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When it comes to digital marketing, we all know our buddy Google is the gold standard. So this week, we give praise to a small company formally known as The Facebook for adding to its UI an Ad Relevancy Score – a comparable feature to AdWords’ Quality Score.

This shiny new column will most certainly have us social geeks frothing at the mouth. After an ad receives 500 impressions, Facebook will give it a score based on a 1-10 scale to help predict performance of that ad. It helps us answer the question: Will my target audience like (no pun intended) this ad? Facebook will now help you predict whether the ad will get clicks, shares, video views, etc. Given how difficult – impossible, actually – Facebook makes it to do a straightforward A/B test, I’d like to personally thank Facebook for giving us a tiny bit of insight into how well our ads are constructed.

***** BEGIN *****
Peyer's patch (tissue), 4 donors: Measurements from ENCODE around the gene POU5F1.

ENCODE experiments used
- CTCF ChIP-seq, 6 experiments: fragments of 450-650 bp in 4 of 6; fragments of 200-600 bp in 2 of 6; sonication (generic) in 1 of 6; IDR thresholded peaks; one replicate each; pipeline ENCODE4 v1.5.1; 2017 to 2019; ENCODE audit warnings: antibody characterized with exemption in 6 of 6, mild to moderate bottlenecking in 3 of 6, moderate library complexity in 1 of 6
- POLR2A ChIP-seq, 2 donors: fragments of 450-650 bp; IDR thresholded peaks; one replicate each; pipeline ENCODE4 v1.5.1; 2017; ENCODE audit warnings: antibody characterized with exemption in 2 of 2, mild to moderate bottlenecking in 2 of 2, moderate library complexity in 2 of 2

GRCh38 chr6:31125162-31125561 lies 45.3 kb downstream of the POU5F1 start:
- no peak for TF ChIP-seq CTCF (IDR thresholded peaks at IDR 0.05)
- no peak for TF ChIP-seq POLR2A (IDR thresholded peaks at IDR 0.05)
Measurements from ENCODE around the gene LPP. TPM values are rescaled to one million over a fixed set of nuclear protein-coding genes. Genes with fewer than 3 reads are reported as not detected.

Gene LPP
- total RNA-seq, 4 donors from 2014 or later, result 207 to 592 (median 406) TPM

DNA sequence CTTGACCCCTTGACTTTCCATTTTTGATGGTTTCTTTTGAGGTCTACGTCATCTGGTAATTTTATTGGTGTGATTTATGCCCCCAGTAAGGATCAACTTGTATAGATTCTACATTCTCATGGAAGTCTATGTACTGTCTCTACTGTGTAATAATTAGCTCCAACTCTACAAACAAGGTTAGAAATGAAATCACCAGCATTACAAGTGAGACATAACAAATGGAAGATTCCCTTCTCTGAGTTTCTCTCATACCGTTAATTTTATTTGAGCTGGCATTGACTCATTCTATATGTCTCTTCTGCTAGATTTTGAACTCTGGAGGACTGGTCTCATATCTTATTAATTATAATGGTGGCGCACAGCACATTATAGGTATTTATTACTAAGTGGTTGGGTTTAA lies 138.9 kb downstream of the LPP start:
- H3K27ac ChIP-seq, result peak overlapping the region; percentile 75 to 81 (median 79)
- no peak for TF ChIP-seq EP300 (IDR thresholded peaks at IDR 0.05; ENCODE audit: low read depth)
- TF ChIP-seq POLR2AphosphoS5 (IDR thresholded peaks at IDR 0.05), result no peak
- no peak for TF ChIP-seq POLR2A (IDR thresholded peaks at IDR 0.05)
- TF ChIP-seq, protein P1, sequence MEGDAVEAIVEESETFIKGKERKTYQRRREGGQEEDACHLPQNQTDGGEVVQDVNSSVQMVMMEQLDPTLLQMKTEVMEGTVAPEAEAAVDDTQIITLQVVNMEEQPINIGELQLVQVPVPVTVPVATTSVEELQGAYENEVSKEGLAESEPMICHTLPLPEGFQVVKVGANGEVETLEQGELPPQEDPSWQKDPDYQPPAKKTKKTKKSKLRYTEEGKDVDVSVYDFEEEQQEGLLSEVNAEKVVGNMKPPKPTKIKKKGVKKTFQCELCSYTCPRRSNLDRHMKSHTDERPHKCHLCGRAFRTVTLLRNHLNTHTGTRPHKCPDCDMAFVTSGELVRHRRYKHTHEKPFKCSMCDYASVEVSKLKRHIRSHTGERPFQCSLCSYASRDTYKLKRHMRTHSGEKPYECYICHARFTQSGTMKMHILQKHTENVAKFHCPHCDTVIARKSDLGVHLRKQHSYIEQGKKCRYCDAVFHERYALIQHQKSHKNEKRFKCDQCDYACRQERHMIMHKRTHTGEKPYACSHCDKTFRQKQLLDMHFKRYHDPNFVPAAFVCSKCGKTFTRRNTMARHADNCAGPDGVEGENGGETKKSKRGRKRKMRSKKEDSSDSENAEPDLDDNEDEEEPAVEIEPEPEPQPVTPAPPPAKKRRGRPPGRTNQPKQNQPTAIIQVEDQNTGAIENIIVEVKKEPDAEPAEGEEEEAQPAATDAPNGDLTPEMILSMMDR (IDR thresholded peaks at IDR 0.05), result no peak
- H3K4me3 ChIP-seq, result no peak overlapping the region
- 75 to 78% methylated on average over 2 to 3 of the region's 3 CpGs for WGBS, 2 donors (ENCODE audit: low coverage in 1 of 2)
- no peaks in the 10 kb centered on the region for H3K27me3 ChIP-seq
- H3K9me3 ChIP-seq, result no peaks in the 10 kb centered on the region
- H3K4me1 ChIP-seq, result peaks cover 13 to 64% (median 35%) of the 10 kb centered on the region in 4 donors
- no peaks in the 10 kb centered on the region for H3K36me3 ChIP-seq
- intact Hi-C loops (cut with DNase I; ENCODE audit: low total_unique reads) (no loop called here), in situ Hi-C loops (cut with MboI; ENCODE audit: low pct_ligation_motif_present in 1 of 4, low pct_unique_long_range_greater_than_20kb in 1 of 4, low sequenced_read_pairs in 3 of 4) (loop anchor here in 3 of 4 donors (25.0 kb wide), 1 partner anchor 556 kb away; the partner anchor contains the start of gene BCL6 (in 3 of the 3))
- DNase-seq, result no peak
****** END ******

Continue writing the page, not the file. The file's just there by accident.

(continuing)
By comparison, the AdWords Quality Score is assigned based on relevancy (how well your ad matches with a user’s query), expected CTR (click-through rate, for the newbies), and landing page experience.  Selfishly, I wish Facebook had a bunch of its own spiders so that part of the relevancy score was based upon landing page experience – time will tell whether that becomes a factor.

There are still a lot of other unknowns – for example, will a really high bid outweigh a low relevancy score and still allow a less relevant ad to win an auction? In AdWords, a high quality score can have a great impact on lowering your CPCs and gaining impression share. Another unknown – will editing an ad’s copy or image reset the relevancy score?  We’d hate to think the score is calculated only once — or so infrequently that entirely new ads need to be built in order to improve the score (ahhh, the intricacies of Power Editor).

As we’ve begun seeing this new feature roll out within our clients’ accounts, we are certainly grateful for the added level of transparency. As Mark Zuckerberg so finely stated, “In a world that’s changing really quickly, the only strategy that is guaranteed to fail is not taking risks.” So go forth, create some ads, and then celebrate getting your relevancy score on the 500th impression.